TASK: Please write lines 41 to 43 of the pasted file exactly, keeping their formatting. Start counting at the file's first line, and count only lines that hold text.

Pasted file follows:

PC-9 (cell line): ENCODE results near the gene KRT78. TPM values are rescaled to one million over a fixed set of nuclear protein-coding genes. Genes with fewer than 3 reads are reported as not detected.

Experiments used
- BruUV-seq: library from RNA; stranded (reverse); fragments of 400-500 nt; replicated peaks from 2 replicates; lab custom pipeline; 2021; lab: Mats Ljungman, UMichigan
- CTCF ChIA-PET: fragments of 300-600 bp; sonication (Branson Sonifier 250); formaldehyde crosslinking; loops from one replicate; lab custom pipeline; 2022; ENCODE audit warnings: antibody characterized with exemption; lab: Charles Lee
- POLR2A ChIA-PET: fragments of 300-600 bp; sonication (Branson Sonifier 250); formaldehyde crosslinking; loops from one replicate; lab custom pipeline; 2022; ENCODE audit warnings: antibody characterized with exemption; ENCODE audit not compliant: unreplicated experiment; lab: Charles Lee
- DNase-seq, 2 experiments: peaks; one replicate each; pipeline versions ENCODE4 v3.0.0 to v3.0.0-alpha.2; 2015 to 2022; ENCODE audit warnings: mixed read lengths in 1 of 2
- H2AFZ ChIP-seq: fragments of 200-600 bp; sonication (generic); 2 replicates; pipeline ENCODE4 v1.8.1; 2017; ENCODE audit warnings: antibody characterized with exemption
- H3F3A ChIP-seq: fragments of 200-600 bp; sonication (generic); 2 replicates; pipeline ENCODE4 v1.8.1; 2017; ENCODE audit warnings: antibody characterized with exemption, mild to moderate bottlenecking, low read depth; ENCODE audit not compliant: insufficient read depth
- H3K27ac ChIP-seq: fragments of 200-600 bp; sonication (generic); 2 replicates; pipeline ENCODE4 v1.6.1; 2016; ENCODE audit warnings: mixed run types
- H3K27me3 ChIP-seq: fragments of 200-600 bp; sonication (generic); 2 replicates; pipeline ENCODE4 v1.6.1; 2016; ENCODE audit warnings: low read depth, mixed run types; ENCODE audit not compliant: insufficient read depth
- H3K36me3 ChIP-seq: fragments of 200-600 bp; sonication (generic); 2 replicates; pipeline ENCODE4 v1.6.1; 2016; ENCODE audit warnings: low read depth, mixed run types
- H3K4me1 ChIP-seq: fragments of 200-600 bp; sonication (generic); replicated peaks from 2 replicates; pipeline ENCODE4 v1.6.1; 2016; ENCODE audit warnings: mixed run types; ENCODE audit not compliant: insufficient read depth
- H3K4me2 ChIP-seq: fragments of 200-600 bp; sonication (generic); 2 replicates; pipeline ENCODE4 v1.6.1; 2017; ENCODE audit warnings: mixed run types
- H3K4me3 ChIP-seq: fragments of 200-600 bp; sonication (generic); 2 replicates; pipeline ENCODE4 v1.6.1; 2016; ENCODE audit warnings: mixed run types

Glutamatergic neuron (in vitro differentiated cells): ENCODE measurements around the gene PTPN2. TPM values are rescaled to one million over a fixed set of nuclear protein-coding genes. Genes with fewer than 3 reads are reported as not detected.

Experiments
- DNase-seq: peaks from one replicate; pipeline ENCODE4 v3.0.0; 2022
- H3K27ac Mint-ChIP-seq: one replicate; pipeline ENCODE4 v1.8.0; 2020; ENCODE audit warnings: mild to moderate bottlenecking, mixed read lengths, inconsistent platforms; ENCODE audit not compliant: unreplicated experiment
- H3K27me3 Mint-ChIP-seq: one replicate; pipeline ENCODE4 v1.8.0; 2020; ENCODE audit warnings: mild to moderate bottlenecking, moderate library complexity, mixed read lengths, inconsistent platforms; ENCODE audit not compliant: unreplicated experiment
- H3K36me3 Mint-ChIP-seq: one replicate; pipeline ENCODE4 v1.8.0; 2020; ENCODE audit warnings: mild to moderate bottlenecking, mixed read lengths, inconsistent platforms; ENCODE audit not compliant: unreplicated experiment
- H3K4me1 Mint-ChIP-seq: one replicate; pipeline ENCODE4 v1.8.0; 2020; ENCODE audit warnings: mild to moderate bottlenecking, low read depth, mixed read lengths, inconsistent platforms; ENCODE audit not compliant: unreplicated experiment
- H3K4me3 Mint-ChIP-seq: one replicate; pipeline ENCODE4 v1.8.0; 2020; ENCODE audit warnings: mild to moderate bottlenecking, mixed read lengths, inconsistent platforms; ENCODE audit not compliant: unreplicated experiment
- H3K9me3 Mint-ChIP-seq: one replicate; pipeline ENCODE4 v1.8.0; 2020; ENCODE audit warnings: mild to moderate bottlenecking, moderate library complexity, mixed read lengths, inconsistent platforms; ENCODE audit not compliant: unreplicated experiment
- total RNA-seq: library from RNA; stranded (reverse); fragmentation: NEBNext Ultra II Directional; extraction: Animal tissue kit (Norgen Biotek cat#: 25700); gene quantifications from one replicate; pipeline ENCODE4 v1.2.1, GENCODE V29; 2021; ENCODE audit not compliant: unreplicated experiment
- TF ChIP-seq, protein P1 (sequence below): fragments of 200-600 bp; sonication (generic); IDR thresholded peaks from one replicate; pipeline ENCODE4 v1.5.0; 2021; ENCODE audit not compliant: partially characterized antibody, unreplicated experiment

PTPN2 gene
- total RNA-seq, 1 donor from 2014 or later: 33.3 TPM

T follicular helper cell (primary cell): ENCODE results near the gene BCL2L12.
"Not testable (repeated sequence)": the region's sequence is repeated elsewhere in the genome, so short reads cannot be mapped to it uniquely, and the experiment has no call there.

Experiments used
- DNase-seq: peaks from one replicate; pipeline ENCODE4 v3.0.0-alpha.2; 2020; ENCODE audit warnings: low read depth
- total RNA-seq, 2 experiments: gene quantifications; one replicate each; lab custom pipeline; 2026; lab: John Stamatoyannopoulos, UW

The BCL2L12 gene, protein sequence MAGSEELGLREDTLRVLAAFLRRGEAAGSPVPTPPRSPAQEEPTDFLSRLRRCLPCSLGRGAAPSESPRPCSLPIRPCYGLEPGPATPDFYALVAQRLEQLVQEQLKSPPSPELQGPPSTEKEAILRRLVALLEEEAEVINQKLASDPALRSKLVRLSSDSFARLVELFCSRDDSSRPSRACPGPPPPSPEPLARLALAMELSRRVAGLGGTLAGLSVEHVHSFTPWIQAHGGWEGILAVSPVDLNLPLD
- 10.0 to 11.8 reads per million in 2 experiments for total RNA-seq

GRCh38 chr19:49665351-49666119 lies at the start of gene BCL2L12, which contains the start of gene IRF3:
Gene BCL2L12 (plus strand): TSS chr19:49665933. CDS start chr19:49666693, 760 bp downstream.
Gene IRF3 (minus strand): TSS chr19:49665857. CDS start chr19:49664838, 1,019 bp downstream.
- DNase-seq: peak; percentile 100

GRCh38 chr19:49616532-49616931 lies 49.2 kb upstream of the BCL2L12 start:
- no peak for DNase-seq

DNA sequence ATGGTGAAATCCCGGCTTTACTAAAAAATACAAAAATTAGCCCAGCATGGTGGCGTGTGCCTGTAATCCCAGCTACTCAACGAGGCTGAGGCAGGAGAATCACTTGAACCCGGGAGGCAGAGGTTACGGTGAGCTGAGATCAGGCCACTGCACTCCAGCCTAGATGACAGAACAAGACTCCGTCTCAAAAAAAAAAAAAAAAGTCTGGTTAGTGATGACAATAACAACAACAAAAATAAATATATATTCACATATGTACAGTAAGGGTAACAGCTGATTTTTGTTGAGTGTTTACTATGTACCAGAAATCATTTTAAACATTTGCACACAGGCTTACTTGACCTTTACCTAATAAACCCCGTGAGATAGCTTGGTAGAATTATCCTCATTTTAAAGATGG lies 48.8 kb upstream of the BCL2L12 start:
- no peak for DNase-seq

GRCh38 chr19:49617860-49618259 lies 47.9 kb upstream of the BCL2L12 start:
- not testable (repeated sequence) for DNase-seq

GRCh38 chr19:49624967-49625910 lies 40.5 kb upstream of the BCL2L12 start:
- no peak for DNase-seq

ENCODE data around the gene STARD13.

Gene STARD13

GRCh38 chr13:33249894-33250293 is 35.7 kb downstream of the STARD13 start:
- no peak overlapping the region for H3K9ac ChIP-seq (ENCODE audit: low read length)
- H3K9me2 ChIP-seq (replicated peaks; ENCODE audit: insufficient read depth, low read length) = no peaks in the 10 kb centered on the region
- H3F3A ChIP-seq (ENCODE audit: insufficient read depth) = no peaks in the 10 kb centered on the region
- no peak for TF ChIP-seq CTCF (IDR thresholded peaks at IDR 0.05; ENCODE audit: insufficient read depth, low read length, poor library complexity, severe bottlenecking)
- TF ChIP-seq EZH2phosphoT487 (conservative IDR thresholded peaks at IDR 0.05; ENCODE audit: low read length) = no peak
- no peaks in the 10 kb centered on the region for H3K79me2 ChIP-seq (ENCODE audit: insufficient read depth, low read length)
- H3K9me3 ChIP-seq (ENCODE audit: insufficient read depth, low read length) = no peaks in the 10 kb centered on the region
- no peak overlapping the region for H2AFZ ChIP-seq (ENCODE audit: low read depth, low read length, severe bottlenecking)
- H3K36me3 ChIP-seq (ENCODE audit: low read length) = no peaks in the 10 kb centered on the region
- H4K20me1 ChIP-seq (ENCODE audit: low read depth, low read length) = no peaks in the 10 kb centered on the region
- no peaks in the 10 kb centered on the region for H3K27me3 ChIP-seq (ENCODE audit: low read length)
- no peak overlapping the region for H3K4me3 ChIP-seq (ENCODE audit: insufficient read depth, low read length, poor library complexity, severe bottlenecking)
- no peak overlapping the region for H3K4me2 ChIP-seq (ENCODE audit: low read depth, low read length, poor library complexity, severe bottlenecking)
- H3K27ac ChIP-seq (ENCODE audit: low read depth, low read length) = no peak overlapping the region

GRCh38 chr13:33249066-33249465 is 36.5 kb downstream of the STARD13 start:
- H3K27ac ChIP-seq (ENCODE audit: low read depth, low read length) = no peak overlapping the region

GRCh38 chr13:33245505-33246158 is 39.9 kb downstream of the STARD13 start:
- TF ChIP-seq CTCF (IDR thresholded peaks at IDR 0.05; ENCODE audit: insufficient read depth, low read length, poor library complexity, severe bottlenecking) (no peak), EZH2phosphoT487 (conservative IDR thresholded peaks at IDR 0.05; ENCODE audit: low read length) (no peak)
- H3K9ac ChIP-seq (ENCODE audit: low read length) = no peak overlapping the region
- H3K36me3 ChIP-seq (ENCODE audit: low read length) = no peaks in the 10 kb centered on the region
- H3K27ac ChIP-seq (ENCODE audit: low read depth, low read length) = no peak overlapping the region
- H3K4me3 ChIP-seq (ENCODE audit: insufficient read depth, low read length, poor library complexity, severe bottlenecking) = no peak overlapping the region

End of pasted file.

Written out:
DNA sequence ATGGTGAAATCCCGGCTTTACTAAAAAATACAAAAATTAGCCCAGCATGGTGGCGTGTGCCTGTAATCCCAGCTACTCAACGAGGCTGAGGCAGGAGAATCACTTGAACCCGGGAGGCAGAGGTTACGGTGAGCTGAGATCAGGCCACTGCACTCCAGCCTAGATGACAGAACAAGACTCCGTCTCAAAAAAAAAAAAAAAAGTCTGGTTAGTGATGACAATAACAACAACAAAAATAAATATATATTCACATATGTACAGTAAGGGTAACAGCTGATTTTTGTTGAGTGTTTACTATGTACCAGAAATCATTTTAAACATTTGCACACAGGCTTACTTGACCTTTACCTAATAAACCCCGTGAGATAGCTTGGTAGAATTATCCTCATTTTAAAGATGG lies 48.8 kb upstream of the BCL2L12 start:
- no peak for DNase-seq

GRCh38 chr19:49617860-49618259 lies 47.9 kb upstream of the BCL2L12 start: